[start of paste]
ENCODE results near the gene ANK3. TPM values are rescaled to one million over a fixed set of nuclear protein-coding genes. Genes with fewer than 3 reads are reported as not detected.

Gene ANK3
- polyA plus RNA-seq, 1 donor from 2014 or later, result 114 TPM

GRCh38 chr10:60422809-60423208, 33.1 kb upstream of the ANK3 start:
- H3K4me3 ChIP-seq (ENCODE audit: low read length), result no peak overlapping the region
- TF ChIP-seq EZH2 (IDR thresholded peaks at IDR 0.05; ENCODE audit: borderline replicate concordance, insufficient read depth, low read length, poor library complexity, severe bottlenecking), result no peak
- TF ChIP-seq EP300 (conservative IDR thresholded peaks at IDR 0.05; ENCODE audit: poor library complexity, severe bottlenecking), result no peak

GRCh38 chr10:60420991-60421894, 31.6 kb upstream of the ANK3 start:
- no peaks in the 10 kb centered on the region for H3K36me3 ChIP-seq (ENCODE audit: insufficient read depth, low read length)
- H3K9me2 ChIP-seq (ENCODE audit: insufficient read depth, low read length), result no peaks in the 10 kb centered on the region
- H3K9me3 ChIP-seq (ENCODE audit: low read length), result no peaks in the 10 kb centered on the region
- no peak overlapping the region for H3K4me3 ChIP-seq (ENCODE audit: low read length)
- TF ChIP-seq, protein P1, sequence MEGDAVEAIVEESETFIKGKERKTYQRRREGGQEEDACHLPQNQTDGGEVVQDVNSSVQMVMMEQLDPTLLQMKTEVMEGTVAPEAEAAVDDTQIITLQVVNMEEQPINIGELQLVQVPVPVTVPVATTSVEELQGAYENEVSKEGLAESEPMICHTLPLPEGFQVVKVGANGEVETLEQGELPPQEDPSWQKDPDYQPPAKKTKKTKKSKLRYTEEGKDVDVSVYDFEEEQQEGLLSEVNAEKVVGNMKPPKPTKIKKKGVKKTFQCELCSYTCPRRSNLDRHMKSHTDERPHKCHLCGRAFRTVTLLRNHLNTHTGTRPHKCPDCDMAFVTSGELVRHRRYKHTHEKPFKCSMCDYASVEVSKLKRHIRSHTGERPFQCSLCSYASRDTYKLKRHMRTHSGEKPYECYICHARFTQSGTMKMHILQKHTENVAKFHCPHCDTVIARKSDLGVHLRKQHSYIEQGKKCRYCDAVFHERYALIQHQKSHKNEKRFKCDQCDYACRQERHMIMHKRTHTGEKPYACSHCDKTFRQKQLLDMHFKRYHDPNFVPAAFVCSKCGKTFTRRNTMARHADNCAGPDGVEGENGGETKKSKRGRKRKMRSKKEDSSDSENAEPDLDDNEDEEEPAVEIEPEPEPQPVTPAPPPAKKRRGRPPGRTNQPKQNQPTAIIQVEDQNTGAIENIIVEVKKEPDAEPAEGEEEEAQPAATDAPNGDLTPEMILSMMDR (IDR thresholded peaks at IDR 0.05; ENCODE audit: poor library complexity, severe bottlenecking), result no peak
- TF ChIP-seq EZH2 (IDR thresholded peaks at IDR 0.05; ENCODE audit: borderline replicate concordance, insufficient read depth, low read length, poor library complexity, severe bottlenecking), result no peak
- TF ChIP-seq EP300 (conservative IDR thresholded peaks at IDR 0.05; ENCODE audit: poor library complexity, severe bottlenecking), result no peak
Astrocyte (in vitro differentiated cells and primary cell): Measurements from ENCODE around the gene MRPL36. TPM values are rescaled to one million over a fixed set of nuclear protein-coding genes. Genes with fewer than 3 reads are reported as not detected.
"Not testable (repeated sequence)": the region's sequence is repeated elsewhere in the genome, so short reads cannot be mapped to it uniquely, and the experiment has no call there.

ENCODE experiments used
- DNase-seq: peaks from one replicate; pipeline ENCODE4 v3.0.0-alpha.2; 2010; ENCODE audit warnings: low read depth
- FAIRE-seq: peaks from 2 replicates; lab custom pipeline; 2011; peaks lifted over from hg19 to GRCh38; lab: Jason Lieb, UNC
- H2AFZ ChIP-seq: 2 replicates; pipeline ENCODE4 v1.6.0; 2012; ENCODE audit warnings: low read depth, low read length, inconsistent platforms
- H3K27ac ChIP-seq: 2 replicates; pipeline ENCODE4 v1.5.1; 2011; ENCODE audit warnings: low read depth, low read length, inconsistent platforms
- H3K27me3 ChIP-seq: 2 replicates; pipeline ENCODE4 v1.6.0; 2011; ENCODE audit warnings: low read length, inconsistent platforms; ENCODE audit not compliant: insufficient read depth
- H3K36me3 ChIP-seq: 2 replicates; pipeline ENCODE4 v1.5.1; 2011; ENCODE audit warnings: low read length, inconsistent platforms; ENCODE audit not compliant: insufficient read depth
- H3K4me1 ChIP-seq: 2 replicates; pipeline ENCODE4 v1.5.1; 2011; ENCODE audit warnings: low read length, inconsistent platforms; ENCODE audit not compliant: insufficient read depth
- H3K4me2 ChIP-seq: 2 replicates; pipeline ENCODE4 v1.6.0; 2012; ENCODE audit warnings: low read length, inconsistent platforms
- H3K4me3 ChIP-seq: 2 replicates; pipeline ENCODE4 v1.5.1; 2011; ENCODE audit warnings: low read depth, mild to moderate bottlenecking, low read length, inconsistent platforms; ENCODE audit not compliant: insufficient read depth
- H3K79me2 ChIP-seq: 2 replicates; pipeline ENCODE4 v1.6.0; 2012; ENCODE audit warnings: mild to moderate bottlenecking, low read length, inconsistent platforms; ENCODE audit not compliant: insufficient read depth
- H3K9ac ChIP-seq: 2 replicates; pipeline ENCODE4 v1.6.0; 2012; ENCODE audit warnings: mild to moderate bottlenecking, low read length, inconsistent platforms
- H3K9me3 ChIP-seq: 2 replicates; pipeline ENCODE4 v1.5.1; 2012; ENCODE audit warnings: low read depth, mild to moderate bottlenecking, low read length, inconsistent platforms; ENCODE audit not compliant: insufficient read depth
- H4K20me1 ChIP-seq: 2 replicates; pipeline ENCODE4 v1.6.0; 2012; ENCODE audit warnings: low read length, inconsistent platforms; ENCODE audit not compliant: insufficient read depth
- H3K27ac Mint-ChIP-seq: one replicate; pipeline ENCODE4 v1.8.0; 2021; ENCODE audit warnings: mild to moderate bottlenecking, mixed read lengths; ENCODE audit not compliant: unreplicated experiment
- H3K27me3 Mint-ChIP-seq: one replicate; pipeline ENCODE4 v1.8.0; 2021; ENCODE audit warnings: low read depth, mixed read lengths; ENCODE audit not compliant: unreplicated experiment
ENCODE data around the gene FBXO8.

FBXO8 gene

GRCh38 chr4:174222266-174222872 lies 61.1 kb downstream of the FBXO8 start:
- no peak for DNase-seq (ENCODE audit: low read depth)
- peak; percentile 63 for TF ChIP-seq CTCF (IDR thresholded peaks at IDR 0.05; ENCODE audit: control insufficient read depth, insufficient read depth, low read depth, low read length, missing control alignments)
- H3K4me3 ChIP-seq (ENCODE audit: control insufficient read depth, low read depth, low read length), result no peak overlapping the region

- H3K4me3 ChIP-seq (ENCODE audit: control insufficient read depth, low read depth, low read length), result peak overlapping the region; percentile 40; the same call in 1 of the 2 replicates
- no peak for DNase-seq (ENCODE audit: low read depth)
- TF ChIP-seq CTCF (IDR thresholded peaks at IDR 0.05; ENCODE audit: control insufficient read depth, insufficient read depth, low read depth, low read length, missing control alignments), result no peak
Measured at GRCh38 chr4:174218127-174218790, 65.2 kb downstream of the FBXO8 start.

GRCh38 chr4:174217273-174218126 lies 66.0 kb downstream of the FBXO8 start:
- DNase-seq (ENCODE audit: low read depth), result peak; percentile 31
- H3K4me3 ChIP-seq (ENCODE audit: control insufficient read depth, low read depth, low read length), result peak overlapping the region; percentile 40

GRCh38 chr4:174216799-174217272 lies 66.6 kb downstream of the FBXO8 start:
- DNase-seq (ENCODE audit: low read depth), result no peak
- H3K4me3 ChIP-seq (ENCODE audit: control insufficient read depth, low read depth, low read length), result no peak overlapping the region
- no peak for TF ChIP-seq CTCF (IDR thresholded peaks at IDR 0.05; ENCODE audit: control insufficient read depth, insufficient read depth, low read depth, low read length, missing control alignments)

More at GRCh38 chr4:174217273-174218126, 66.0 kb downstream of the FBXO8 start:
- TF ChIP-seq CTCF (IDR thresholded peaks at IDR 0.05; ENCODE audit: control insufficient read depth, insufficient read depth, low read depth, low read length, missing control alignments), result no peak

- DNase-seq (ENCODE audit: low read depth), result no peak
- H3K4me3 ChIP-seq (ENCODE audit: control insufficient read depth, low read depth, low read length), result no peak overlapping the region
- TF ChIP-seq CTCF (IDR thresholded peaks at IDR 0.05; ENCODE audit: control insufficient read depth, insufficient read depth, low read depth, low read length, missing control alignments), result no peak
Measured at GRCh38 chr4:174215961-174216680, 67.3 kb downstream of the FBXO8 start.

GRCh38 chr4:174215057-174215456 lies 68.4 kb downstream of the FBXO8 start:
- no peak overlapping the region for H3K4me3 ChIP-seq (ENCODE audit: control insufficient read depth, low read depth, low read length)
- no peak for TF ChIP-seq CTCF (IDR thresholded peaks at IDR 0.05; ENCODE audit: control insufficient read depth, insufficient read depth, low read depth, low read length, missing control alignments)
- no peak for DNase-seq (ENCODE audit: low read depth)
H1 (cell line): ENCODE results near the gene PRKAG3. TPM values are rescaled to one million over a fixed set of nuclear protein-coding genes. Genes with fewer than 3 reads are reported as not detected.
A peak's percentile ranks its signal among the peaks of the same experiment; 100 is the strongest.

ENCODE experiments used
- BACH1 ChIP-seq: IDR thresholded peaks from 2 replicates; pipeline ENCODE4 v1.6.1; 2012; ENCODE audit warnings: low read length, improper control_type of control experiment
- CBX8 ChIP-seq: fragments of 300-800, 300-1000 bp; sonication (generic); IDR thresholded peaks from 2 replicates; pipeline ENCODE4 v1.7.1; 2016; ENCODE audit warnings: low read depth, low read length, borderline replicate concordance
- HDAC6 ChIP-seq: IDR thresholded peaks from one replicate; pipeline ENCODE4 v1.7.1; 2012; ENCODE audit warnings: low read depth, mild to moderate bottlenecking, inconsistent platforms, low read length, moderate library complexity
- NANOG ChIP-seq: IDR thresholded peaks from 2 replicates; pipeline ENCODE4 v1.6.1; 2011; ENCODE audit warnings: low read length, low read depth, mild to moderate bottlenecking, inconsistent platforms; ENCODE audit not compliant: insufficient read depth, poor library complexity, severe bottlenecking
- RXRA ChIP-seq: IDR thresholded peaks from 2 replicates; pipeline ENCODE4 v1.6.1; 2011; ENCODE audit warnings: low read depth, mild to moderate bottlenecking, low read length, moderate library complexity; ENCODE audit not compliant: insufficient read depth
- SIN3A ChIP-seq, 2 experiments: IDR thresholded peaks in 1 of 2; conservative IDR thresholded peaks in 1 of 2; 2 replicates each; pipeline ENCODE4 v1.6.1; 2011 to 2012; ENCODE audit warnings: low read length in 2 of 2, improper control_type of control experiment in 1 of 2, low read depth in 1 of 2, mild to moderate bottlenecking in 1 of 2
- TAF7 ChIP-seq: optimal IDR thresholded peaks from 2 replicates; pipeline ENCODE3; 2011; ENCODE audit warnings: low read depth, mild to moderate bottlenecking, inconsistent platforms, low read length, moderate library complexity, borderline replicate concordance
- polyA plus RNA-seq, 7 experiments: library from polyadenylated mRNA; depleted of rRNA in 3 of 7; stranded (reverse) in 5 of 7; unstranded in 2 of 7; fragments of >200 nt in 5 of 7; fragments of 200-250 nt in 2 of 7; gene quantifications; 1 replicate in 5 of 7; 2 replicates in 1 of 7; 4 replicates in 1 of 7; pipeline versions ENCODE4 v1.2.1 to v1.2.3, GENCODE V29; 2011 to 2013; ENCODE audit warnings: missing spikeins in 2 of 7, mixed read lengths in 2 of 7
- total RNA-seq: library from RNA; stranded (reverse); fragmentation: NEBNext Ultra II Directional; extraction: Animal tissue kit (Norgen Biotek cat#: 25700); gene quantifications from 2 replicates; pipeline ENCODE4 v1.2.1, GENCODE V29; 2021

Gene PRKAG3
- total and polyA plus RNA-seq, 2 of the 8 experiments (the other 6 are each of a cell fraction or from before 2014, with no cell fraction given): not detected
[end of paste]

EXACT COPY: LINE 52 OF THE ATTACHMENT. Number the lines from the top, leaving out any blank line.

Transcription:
- TF ChIP-seq CTCF (IDR thresholded peaks at IDR 0.05; ENCODE audit: control insufficient read depth, insufficient read depth, low read depth, low read length, missing control alignments), result no peak